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AL East Notes: Sanchez, Red Sox, Beane, Orioles, Blue Jays

Gary Sanchez’s nightmarish 2020 season has turned him into a question mark for the Yankees moving forward, and the club at least considered turning the page earlier this year.  According to’s Mark Feinsand, “the Yankees were open to the idea of trading” Sanchez back in August prior to the trade deadline.  Given how adamant GM Brian Cashman has been about Sanchez not being a trade candidate in the past, this seems like a noteworthy shift in thinking, though not an unexpected one given how badly Sanchez struggled this season.

Feinsand included this news tidbit as part of a larger piece about J.T. Realmuto’s likeliest suitors this winter, with the Yankees ranked second on that list.  Signing Realmuto would be the biggest possible way to upgrade at catcher, but it isn’t clear if the Yankees are willing (or able) to make another huge spending splash in the wake of 2020’s major revenue losses.

More from the AL East…

  • Since front office hiring negotiations aren’t usually recreated as movie scenes, it is common knowledge that the Red Sox tried to lure Billy Beane away from Oakland in 2002.  However, the Athletic’s Evan Drellich (Twitter link) reports that the Sox made a much more recent overture for Beane’s services, asking the Athletics for permission to speak with Beane just last year when the Sox were looking for a new front office boss.  Chaim Bloom ended up being hired as the Red Sox chief baseball officer, though it’s possible Bloom could have been hired to work under Beane, as Red Sox ownership wanted “a senior voice for someone more inexperienced.”  As it turned out, Bloom became the top voice in Boston’s baseball operations pyramid and Beane remained with the A’s, though Beane’s future has become the subject of speculation in recent days.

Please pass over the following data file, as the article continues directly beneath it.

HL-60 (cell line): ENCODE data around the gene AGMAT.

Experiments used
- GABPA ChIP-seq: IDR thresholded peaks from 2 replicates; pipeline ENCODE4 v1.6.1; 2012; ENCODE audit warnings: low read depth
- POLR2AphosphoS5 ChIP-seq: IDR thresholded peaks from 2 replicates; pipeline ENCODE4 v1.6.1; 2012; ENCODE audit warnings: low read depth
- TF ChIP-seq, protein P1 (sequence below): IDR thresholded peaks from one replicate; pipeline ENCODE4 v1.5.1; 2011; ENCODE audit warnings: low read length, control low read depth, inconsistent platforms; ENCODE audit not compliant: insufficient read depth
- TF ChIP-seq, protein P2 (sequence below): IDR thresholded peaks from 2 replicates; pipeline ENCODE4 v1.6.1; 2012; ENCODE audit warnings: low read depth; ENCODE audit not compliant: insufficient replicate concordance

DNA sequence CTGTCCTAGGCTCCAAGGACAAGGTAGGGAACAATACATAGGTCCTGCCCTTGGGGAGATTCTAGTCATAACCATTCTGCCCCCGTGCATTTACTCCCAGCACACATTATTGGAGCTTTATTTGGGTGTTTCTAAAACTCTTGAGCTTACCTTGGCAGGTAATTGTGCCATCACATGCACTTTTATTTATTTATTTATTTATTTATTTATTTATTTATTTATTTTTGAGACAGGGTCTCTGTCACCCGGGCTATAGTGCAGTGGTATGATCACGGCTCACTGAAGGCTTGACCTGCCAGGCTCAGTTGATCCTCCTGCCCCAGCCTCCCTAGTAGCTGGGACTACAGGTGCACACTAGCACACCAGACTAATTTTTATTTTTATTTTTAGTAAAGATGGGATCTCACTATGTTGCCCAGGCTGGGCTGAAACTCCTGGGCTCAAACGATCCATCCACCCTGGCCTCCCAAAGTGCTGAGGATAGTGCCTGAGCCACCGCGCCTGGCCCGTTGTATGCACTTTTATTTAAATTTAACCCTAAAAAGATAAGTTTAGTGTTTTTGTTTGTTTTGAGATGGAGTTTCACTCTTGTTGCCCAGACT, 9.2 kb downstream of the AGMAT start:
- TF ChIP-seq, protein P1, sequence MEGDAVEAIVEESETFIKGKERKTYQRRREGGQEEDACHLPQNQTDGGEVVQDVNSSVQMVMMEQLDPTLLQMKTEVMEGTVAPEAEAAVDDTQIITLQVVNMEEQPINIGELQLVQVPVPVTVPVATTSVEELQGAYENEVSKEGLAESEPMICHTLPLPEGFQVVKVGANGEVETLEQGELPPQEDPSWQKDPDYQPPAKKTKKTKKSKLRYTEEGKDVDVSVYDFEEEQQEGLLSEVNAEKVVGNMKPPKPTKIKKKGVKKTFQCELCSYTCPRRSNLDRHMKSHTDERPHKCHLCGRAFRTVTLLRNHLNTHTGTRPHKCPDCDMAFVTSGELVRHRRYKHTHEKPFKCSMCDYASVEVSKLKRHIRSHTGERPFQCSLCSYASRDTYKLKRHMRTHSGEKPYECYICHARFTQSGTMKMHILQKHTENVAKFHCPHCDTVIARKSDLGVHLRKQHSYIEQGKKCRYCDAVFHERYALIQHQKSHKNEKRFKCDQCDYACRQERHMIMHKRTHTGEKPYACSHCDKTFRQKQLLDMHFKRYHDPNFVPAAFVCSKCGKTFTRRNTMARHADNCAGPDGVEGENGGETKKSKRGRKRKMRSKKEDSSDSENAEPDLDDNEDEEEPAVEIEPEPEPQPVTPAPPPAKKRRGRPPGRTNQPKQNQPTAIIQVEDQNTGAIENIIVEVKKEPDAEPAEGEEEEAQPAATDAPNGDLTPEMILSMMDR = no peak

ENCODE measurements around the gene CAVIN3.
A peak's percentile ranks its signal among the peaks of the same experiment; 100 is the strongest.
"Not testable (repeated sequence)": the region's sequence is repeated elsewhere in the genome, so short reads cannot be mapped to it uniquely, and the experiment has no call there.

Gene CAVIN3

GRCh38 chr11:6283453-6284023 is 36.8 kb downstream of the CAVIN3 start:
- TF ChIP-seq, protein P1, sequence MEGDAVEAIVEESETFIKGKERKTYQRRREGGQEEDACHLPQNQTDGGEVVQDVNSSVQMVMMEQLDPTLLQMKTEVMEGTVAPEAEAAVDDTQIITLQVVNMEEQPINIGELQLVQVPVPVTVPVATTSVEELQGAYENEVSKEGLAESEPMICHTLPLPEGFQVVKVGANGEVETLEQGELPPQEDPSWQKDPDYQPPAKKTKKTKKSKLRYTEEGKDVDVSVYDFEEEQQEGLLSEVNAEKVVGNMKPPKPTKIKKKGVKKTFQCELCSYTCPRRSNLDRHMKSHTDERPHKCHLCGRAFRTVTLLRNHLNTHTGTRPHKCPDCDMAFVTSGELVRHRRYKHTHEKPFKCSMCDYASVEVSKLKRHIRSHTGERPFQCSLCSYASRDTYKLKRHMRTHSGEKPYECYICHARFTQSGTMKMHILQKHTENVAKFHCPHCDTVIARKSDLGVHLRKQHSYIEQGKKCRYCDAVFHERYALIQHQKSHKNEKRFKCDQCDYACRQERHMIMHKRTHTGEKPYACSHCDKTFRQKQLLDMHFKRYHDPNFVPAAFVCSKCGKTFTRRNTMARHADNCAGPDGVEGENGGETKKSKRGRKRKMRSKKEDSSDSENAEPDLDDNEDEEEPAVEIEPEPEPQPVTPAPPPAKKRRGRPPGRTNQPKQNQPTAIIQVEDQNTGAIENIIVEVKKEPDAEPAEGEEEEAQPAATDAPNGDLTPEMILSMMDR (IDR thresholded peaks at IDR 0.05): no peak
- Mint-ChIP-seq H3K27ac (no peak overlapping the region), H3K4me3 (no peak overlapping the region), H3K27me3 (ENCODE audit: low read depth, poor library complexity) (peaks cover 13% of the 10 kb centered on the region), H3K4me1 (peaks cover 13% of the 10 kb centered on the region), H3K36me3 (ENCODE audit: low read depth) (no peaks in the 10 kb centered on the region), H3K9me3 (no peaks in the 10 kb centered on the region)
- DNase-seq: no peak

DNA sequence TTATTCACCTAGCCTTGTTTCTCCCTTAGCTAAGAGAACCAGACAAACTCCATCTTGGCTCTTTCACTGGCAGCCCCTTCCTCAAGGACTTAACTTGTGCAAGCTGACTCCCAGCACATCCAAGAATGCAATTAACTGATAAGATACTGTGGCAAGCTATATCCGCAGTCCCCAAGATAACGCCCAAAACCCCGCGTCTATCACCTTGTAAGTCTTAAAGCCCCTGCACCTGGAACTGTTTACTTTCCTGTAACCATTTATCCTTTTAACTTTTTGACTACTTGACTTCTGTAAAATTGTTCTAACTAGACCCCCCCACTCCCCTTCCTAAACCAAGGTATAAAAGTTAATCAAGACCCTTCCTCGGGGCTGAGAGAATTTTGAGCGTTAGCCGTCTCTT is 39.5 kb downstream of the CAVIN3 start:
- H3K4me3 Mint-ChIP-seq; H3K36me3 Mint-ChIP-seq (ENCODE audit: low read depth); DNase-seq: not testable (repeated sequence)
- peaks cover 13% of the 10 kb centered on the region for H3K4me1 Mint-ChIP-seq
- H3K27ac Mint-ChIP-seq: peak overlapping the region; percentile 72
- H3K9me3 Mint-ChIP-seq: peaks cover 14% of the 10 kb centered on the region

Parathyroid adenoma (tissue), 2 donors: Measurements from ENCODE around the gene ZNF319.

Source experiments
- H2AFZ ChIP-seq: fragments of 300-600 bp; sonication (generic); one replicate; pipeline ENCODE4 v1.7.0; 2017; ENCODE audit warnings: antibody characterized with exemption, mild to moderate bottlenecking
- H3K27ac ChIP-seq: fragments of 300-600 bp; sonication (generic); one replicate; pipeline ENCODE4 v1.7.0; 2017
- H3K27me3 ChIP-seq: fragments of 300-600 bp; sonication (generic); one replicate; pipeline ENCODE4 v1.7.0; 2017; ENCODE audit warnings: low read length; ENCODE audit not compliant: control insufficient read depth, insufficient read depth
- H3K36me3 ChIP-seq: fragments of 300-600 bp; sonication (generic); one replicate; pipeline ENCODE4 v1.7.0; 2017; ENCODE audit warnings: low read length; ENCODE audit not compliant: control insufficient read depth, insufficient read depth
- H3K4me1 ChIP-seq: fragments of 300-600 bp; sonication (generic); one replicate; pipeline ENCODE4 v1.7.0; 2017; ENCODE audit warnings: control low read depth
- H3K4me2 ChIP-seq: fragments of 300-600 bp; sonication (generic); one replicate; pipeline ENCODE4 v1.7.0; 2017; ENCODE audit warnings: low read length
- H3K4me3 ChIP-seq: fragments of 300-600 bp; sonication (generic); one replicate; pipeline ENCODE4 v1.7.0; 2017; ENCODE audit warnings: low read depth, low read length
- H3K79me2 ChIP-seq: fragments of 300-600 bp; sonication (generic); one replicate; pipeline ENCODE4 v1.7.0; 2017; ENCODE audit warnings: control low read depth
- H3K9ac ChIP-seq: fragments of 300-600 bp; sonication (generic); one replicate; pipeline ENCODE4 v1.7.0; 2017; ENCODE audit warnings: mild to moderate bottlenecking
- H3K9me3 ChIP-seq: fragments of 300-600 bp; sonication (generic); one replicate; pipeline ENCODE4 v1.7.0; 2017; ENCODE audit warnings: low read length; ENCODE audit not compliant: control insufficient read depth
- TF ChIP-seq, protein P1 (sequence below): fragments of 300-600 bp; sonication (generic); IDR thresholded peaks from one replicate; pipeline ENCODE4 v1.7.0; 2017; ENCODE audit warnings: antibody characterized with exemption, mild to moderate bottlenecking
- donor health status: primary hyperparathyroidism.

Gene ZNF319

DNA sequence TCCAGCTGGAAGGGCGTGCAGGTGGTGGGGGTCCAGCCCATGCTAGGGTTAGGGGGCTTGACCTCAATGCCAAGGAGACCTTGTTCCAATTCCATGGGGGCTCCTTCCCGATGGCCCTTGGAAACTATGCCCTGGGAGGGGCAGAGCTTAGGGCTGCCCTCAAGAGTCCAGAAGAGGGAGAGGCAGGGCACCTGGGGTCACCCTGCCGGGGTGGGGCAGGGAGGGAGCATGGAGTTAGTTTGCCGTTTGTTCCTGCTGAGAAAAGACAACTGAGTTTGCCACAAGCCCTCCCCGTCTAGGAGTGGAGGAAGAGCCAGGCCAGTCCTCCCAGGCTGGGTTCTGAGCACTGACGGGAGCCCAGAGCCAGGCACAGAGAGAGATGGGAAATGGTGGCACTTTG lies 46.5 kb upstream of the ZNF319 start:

• The Orioles are looking to replace pitching coach Doug Brocail and third base coach Jose Flores, though’s Roch Kubatko hears that the team could look to fill the positions internally.  A source tells Kubatko that the team is “rearranging things” in the wake of the tumultuous 2020 season, and moving already-employed personnel into those coaching roles would be a way for the O’s to save money.  Beyond just the financial aspect, the Orioles are expected to be making some changes to their minor league coaching and developmental staffs as well, so internal promotions could be a part of those plans (not to mention keeping people within the organization if any of Baltimore’s farm teams are contracted).
  • The use of an alternate training site was an imperfect solution to the lack of a minor league baseball season, though some teams found some pluses to the approach.  As Laura Armstrong of the Toronto Star writes, the adjustments made by such players as Alejandro Kirk and T.J. Zeuch allowed them to contribute at the big league level and become part of the Blue Jays’ plans for 2021.  While Jays GM Ross Atkins wants to see traditional minor league ball back, Atkins said “I do feel like we were able to make some really targeted progress” with prospects at the alternate site.  The Jays plan to carry over some developmental processes from the alternate site once minor league baseball eventually resumes.
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